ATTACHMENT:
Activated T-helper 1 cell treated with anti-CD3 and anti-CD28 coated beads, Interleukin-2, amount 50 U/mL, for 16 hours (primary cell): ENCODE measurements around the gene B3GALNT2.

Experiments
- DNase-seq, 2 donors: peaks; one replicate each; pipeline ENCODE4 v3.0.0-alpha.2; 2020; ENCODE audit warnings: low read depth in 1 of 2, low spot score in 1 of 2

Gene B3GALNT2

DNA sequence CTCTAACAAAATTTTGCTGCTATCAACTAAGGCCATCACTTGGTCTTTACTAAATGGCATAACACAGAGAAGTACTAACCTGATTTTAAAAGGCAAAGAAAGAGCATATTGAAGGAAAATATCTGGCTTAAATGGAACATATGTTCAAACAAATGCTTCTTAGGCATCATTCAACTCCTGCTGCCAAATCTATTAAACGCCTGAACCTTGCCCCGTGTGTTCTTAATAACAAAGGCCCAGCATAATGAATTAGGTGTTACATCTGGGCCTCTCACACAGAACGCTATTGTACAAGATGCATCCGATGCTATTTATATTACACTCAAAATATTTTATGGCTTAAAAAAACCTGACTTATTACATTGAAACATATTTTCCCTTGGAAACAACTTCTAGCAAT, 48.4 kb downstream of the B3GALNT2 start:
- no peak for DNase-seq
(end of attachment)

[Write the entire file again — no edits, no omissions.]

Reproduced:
Activated T-helper 1 cell treated with anti-CD3 and anti-CD28 coated beads, Interleukin-2, amount 50 U/mL, for 16 hours (primary cell): ENCODE measurements around the gene B3GALNT2.

Experiments
- DNase-seq, 2 donors: peaks; one replicate each; pipeline ENCODE4 v3.0.0-alpha.2; 2020; ENCODE audit warnings: low read depth in 1 of 2, low spot score in 1 of 2

Gene B3GALNT2

DNA sequence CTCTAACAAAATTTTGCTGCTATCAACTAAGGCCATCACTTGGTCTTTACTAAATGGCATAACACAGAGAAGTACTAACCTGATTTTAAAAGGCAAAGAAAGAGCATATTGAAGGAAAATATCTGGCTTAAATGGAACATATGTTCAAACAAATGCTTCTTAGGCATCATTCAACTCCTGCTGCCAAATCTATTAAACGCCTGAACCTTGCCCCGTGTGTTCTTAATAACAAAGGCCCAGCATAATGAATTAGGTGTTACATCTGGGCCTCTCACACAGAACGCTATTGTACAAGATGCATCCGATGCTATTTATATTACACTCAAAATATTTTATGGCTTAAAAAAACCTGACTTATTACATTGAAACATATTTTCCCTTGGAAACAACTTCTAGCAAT, 48.4 kb downstream of the B3GALNT2 start:
- no peak for DNase-seq